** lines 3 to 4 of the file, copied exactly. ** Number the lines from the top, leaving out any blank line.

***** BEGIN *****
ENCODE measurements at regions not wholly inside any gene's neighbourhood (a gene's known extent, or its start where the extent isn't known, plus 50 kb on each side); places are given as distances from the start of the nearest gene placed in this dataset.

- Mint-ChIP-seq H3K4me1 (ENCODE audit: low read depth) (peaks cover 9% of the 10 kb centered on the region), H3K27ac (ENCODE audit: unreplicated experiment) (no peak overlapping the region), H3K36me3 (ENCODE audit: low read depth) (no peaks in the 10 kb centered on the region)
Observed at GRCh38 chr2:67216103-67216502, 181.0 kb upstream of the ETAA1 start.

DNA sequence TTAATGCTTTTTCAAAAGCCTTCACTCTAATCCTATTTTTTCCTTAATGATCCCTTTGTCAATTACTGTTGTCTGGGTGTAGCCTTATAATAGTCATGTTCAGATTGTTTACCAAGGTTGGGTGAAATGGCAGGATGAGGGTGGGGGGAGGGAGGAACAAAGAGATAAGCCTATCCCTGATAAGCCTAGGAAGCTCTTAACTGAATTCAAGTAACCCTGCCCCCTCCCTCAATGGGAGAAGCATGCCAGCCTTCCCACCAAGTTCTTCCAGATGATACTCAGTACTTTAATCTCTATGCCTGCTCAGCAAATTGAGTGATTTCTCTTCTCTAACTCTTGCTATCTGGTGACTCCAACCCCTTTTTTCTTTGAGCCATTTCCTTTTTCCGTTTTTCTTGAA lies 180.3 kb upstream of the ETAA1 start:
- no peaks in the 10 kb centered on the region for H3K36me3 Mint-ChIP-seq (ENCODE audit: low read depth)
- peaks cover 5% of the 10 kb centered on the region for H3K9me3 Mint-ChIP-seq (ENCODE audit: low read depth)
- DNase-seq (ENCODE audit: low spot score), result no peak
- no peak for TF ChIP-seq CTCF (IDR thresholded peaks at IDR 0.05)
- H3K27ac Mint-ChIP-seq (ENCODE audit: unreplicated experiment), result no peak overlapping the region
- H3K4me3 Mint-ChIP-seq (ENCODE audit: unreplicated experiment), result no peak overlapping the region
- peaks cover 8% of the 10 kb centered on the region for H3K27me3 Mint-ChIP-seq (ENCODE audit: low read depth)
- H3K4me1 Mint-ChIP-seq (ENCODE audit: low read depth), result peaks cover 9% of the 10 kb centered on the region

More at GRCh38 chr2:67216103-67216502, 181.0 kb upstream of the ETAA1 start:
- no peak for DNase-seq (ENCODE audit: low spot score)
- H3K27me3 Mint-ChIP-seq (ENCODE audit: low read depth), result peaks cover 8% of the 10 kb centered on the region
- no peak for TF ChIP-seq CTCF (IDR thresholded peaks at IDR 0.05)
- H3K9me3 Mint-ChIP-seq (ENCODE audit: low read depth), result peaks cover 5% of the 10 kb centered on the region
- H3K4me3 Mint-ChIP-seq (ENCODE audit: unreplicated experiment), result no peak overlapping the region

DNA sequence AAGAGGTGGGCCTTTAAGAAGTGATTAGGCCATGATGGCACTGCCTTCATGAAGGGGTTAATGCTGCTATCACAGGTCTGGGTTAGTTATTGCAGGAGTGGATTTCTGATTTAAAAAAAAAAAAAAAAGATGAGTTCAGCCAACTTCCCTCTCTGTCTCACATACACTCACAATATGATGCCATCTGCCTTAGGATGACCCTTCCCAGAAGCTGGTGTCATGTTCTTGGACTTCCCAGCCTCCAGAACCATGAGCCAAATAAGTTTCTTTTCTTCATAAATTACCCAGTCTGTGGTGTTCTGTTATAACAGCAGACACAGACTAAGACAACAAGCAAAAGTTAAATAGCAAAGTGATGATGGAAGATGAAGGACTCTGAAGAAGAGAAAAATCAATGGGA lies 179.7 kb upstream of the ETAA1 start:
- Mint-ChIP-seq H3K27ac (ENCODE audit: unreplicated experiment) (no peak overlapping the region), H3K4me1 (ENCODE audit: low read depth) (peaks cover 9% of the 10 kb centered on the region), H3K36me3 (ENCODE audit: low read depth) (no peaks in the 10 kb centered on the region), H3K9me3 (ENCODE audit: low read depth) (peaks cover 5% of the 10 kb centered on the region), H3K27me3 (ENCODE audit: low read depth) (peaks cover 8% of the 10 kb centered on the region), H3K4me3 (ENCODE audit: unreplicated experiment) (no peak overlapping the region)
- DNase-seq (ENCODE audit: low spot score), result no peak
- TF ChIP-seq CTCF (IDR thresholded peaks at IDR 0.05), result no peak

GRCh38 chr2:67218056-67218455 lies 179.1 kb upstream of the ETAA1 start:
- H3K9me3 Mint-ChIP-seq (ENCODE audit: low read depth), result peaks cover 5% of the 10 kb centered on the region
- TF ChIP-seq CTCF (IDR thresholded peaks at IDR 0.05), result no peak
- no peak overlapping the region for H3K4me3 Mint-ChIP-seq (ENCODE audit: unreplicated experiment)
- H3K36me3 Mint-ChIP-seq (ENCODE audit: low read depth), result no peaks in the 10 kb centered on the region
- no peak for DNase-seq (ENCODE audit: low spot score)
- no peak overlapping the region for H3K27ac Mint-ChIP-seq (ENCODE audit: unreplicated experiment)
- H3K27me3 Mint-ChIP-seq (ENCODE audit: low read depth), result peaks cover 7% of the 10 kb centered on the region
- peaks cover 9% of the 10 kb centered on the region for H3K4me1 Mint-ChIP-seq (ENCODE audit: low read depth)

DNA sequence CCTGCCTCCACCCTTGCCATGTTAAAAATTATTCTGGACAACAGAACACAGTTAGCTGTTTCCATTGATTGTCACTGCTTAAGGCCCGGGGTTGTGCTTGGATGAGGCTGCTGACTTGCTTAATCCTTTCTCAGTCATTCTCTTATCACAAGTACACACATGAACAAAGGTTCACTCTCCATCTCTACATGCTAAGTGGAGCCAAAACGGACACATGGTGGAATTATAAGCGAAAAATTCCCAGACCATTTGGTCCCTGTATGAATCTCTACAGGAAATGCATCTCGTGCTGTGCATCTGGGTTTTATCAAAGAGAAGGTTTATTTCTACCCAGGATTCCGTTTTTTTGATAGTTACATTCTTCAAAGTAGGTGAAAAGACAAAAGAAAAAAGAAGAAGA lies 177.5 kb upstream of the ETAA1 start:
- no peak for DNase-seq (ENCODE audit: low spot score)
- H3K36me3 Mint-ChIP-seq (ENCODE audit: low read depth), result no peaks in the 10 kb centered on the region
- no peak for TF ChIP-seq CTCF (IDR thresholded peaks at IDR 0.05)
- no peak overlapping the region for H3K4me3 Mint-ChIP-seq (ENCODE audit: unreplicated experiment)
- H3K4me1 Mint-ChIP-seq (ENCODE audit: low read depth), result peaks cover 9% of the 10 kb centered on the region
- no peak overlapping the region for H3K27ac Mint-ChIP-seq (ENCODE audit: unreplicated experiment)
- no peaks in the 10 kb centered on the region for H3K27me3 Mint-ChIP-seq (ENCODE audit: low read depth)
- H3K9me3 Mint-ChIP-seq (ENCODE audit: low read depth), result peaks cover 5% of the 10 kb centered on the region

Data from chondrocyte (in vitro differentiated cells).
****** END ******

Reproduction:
Observed at GRCh38 chr2:67216103-67216502, 181.0 kb upstream of the ETAA1 start.

DNA sequence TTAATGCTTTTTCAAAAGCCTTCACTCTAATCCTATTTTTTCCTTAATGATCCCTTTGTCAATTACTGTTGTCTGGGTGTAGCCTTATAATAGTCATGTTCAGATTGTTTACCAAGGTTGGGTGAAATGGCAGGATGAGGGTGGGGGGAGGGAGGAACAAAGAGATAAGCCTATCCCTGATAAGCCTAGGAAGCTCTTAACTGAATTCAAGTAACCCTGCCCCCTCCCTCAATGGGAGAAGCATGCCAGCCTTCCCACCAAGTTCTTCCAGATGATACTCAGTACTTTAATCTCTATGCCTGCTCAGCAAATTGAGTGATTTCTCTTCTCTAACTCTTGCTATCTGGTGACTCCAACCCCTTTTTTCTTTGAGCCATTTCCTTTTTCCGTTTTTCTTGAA lies 180.3 kb upstream of the ETAA1 start: